They also had on display new accessories, including a lens mount for the standard GoPro housing (which differs in design from the old “dive housing”). This accessory makes it possible to simply snap on wet lenses, without the need to waste time screwing them in.
 

Inon's new port mounting system for the GoPro standard housing
 

Also a cool new option for GoPro users, Inon is releasing a carbon fiber arm. Lightweight and durable, the arm is ideal for extending the reach of your camera. Alternatively, it can be weighted down thanks to a simple bottom plate that is compatible with any standard weight-belt-style lead.
 

The Inon monopod offers the ability to attach a dive weight
 

H2O Tools

Another manufacturer specializing in neat-oh camera accessories, H2O Tools displayed their new line of fluorescence filters. The excitation filters come in versions for most Inon and Sea & Sea strobes. The prices of the filters range from $20 (excitation filter) to $100 (housing port/mask filters).
 

H2O's new filters for UV underwater photography
 

Small things make a huge difference in underwater photography. With this in mind, H2O is rolling out an extension knob for Inon’s S2000 strobes. This is a great solution when diving with gloves, or just to make changing output and mode generally easier, as it extends away from the tight space of the strobe roughly an inch.
 

The added length of the knob makes strobe operation easier
 

BS Kinetics

BS Kinetics housings have that signature carbon fiber look. Matching this look is their prototype housing for Sony’s a7 II. The housing features fiber-optic strobe connections, but there’s space inside the housing for an electric–fiber-optic converter. The housing is expected to ship in January 2016 with an approximate price tag of $1700. Also new is a small, wide-angle port, which is 6 inches in diameter. It’s an ideal size for getting in tight for close-focus wide-angle.
 

The housing comes “dive ready” with a standard flat port included in the price
 

BS Kinetics is also working on a 7-inch monitor housing. It fits several different monitors of that size, but is available with the Aputure monitor for $900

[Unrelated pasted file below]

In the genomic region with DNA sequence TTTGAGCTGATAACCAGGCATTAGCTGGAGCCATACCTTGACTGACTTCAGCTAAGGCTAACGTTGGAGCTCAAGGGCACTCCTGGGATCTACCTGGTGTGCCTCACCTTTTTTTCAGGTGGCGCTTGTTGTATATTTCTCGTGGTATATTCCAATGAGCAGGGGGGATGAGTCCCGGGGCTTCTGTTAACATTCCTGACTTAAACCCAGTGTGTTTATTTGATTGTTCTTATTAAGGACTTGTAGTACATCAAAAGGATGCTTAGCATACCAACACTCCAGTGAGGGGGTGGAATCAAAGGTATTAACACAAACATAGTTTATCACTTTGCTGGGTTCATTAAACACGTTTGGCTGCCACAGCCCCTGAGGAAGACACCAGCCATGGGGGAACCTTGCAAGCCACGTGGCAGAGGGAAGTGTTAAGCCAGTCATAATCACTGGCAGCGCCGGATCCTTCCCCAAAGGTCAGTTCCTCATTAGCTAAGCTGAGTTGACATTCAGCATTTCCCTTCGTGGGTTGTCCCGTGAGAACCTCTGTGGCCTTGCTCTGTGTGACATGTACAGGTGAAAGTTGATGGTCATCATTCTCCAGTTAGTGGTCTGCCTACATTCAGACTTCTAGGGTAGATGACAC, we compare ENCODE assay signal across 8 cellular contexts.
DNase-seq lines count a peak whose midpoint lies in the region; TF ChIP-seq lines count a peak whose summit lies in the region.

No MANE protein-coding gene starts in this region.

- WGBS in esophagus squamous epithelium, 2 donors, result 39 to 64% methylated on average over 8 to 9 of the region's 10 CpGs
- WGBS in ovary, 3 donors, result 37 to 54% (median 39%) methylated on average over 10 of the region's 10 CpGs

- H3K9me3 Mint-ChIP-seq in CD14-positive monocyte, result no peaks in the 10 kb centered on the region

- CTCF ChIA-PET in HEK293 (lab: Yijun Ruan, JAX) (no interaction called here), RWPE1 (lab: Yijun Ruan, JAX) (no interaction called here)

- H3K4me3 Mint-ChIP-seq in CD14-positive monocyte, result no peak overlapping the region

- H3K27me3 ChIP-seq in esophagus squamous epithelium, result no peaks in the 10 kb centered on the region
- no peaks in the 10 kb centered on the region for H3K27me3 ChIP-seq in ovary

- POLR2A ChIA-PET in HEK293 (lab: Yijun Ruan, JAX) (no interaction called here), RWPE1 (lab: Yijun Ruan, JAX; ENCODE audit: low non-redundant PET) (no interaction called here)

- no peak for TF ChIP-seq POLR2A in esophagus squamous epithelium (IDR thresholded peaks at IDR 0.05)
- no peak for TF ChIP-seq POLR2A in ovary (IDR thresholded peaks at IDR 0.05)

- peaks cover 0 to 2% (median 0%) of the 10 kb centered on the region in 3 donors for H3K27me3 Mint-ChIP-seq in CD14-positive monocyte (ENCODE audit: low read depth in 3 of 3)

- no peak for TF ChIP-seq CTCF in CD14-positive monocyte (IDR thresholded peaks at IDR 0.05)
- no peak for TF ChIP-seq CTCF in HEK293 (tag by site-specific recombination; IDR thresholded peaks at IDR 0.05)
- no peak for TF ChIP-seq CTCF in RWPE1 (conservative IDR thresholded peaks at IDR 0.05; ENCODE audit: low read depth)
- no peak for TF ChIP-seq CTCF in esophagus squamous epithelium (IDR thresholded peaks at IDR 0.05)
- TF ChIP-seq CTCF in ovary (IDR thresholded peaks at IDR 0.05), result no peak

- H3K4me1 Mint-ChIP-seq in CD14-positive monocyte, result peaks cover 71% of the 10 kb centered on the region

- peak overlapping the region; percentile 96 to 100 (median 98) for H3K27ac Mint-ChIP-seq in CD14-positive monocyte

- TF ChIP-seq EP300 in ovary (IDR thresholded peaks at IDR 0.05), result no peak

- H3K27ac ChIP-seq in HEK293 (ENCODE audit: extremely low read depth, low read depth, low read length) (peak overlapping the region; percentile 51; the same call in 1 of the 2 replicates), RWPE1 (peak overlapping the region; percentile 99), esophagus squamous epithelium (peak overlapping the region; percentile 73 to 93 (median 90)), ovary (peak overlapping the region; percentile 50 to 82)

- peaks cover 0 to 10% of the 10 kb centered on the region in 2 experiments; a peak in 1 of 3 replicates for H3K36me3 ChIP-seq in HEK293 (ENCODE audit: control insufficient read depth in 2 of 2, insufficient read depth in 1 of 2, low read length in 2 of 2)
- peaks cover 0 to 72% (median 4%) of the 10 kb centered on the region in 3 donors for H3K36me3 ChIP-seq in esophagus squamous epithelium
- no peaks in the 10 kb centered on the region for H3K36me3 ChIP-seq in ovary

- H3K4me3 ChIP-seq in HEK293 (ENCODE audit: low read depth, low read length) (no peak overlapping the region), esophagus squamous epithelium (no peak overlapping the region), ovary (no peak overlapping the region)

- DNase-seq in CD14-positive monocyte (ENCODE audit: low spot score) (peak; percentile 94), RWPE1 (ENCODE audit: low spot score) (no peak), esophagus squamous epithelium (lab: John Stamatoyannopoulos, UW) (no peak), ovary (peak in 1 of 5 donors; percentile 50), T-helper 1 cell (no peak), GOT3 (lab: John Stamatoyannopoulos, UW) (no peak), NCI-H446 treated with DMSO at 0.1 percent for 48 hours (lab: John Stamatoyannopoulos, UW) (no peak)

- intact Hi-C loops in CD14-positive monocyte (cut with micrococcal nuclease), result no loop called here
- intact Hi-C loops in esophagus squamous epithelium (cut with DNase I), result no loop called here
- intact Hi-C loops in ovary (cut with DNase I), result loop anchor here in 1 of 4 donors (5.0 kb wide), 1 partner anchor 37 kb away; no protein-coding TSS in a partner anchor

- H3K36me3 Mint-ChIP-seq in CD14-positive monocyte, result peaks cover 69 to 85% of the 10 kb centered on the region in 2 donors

Octomask

We got our first look at Octomask at DEMA 2014. It’s an innovative solution for those who want to capture their dive or snorkel with a GoPro, while keeping their hands free. New this year from the company is a low profile version of the mask, ideal for freediving, where there’s less space to equalize.
 

Popular demand from users influenced Octomask to make a version of their teardrop and traditional masks in a super cool black matte silicon finish
 

A new prototype includes the ability to add on a small light, such as this SideKick
 

GoScope

While we’re on the GoPro track, GoScope is showing the first dive housing for the new HERO Session, depth-rated to nearly 200 feet. With the housing comes a filter kit, all included for the retail price of $69.95. The filters include “snorkel,” blue water and green water.
 

The first and only dive depth-rated housing for the HERO Session
 

GoScope’s surface mount is also unique because you can attach two GoPros at once, facing different directions. Selfies, anyone?
 

Ultramax

We recently published a technique article on how to use a ring flash for macro photography. Apparently, we sensed a trend, as Ultramax has a prototype ring flash on display at DEMA. It features 16 fiber-optic cables to deliver even lighting, even inches away from the subject. It is designed to fit Sea & Sea’s YS-D1/D2, but is compatible with Inon strobes via an adaptor.
 

The fiber-optic ring flash makes getting even lighting much easier than positioning strobes
 

Also on display at Ultramax is the Riff TL300MK3, a torch that can transform into a video light with the addition of a filter
 

Diveroid

It’s not enough just to use your smartphone as an underwater camera these days: Diveroid turns Android phones into a dive computer, still camera, video camera and compass.
 

The aluminum housing features a built-in battery and is compatible with most Android models
 

10 Bar